Life, the most beautiful thing we will ever get to experience.
Literally a valley of roses, a waterfall of emotions. A beautiful, romantic, stubborn, dramatic, melancholic valley. It does not matter how hard life will ever hit, you will always find the strength in the intimacy of yourself to get up even after the harder happenings.
I always use to like this way of viewing life, this little portrait of what we are destined to be, side by the fascinating atmosphere every human being knows about.
Or, at least, that is what I thought. Almost until the pandemic started. This seems to be the very beginning of all my problems, but let’s take it from the beginning.
Until November 2019, I had a straight concept of “normality”. Normality is when we get up in the morning and always struggle about getting up from bed. Normality is being annoyed on the bus when that insistent classmate wants to tell you at every cost about his vacations in Egypt last summer, normality is going to school knowing you will pretend to have a headache so you can spend the whole hour in the bathroom and skip some rude teacher’s lesson. Normality is crying after you have seen “Ratched” on Netflix, normality is crying when people judge you, make you feel so less worthy than you really are. “Normality” is represented by the Sundays spent riding a bike, and normality is the first kiss given quickly under a black rain, which seems to cross your heart and melt your bones till they drop.
Or at least, this was what normality meant to me. Now that concept is gone with the wind.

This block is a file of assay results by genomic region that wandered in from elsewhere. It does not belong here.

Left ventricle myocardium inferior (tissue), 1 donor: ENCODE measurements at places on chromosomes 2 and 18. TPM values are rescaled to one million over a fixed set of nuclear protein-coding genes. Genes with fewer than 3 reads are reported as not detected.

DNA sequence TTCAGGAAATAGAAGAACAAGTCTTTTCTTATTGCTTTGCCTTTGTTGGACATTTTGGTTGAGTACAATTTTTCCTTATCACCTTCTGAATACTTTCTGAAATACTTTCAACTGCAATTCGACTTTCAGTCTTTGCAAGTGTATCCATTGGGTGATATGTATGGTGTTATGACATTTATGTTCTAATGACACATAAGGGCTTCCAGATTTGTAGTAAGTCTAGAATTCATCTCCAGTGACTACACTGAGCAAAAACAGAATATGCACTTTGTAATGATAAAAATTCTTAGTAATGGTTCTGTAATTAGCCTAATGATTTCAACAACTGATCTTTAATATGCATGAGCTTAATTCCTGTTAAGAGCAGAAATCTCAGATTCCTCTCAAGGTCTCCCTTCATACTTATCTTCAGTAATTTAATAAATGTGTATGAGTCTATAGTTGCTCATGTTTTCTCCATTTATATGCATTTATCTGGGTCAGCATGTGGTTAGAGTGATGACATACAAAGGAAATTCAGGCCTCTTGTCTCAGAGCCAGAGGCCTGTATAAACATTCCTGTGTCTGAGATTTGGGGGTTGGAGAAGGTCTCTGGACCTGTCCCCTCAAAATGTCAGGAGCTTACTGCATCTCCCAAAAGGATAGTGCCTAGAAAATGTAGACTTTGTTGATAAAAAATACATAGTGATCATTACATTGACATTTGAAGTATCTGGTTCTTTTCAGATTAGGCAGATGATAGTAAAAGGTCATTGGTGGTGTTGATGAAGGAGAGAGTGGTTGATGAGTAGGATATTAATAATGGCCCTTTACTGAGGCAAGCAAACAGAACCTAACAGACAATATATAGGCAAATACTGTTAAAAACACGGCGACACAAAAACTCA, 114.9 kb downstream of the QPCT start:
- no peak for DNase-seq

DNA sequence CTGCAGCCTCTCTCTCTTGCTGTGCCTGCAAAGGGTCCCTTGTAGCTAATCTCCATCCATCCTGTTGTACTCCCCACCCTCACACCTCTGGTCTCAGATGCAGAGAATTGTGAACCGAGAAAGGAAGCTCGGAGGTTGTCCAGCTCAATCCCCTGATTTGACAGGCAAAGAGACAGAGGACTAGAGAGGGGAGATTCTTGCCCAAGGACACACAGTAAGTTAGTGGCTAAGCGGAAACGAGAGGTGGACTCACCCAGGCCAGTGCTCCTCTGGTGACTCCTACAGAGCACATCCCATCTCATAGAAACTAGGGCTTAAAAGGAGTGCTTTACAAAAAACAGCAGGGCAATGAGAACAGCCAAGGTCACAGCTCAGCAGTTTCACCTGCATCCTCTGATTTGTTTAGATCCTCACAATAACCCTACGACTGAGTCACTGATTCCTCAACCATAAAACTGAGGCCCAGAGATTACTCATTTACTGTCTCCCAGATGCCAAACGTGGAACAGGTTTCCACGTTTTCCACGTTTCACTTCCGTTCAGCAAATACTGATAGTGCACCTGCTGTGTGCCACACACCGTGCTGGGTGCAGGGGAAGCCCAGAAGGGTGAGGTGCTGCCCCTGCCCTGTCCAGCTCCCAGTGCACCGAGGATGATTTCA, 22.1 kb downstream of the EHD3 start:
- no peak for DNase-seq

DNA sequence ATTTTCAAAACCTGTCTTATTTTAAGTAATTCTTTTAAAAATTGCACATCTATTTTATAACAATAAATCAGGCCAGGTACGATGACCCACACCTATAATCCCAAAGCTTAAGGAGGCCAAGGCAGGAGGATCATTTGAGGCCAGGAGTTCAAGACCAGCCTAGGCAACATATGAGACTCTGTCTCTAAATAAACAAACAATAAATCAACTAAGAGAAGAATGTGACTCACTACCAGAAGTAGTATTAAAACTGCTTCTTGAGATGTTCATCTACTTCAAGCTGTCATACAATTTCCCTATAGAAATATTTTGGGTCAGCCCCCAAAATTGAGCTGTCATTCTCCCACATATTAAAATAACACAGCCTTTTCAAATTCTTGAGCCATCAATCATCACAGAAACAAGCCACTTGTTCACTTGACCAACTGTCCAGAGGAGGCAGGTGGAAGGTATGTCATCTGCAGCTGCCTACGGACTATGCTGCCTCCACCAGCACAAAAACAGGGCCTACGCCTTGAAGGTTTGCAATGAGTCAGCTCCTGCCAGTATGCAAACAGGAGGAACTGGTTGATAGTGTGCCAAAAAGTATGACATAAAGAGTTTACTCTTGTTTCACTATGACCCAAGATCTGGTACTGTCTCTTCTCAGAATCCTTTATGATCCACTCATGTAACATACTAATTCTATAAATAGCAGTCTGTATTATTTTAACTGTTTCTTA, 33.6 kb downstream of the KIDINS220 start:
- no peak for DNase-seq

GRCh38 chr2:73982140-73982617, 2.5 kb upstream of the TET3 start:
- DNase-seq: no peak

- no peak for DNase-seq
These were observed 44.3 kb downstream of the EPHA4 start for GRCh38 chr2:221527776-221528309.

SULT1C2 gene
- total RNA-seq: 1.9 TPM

When covid started, it all seemed so surreal, such as we were in some crazy nightmare that we aren’t able to wake up from. We needed to wear masks, to wear protective glasses. The panicking atmosphere when we, unfortunately, got in contact with a positive, was horrifying. I would have never thought this could have been real if they would have told me some months before. Well, I think it can be clear for the readers of this article how my confidence in “normality” break when we encountered the pandemic.
But, if I have to be fair, I was not so sad about the pandemic at first. Don’t get me wrong; I was, of course, devastated for the terrible losses this pandemic made in the world, but I was not so sad for other reasons. I needed to stay home, okay. I have always considered myself as a very reclusive person, who loves hanging out with the right company of friends, but who enjoys the most staying home with a couple of Russian novels near to my desk. Someone is really forcing me to stay home, safe, reading, e-learning, allowing me to stay as up as I would to make the things I felt more comfortable doing? The readers could be envious of this perspective if they live in a free pandemics era. Well, I would have been too.
See, I don’t know how my perspective changed. It was in the course of a summer. Maybe when they locked us back in. I have had a beautiful summer behind me, always out, partying, dancing, bathing. I just know that one day, all of a sudden, I was watching the news and they announced many deaths. And this thought came to my mind “all of these numbers, they are lives. They are human souls, with hearts, brains, bodies, voices, laughter. And now they aren’t any more”. And that’s how my sun eclipsed in a very, very long shadow.
I think nobody after 9/11 had ever imagined something more horrible than that in a modern era. The whole world has been locked down for months. We were caged in our houses, afraid, ill, weak, with poor minds and poor bodies to handle all of this. Nobody prepared us for this moment, nobody knew this was to be. However, we succeeded. We created innovative vaccines, we learned how to live through the danger zones. We started to transform our anxiety into little worries, and what was a compromised life, into an almost normal way of living.